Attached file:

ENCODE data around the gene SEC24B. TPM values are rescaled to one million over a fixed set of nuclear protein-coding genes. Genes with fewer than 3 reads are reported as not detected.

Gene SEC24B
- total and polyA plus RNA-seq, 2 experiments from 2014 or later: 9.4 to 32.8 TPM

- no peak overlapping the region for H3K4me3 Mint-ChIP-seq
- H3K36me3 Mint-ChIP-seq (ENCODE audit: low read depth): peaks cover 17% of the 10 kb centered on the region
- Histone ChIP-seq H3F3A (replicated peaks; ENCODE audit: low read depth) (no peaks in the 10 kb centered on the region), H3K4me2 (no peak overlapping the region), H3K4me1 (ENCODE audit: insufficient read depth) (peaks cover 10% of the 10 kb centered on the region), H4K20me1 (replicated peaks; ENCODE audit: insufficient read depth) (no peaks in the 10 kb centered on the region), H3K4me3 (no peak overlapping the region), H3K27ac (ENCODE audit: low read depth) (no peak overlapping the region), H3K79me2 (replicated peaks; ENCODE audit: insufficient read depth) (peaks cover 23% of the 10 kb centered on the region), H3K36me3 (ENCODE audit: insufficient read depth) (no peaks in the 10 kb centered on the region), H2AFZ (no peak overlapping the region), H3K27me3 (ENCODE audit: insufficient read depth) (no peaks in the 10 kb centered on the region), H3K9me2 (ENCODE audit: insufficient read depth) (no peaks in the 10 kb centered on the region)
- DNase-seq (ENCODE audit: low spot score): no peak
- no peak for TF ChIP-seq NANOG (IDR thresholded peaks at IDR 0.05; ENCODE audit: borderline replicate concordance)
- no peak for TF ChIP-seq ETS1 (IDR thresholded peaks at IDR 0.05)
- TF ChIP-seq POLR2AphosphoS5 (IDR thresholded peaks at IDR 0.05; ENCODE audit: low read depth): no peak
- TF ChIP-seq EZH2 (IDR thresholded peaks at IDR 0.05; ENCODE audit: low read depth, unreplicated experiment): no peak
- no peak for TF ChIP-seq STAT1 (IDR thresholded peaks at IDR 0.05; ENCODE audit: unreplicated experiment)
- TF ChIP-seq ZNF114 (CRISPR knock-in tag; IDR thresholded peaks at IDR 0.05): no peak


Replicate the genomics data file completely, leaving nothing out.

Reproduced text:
ENCODE data around the gene SEC24B. TPM values are rescaled to one million over a fixed set of nuclear protein-coding genes. Genes with fewer than 3 reads are reported as not detected.

Gene SEC24B
- total and polyA plus RNA-seq, 2 experiments from 2014 or later: 9.4 to 32.8 TPM

- no peak overlapping the region for H3K4me3 Mint-ChIP-seq
- H3K36me3 Mint-ChIP-seq (ENCODE audit: low read depth): peaks cover 17% of the 10 kb centered on the region
- Histone ChIP-seq H3F3A (replicated peaks; ENCODE audit: low read depth) (no peaks in the 10 kb centered on the region), H3K4me2 (no peak overlapping the region), H3K4me1 (ENCODE audit: insufficient read depth) (peaks cover 10% of the 10 kb centered on the region), H4K20me1 (replicated peaks; ENCODE audit: insufficient read depth) (no peaks in the 10 kb centered on the region), H3K4me3 (no peak overlapping the region), H3K27ac (ENCODE audit: low read depth) (no peak overlapping the region), H3K79me2 (replicated peaks; ENCODE audit: insufficient read depth) (peaks cover 23% of the 10 kb centered on the region), H3K36me3 (ENCODE audit: insufficient read depth) (no peaks in the 10 kb centered on the region), H2AFZ (no peak overlapping the region), H3K27me3 (ENCODE audit: insufficient read depth) (no peaks in the 10 kb centered on the region), H3K9me2 (ENCODE audit: insufficient read depth) (no peaks in the 10 kb centered on the region)
- DNase-seq (ENCODE audit: low spot score): no peak
- no peak for TF ChIP-seq NANOG (IDR thresholded peaks at IDR 0.05; ENCODE audit: borderline replicate concordance)
- no peak for TF ChIP-seq ETS1 (IDR thresholded peaks at IDR 0.05)
- TF ChIP-seq POLR2AphosphoS5 (IDR thresholded peaks at IDR 0.05; ENCODE audit: low read depth): no peak
- TF ChIP-seq EZH2 (IDR thresholded peaks at IDR 0.05; ENCODE audit: low read depth, unreplicated experiment): no peak
- no peak for TF ChIP-seq STAT1 (IDR thresholded peaks at IDR 0.05; ENCODE audit: unreplicated experiment)
- TF ChIP-seq ZNF114 (CRISPR knock-in tag; IDR thresholded peaks at IDR 0.05): no peak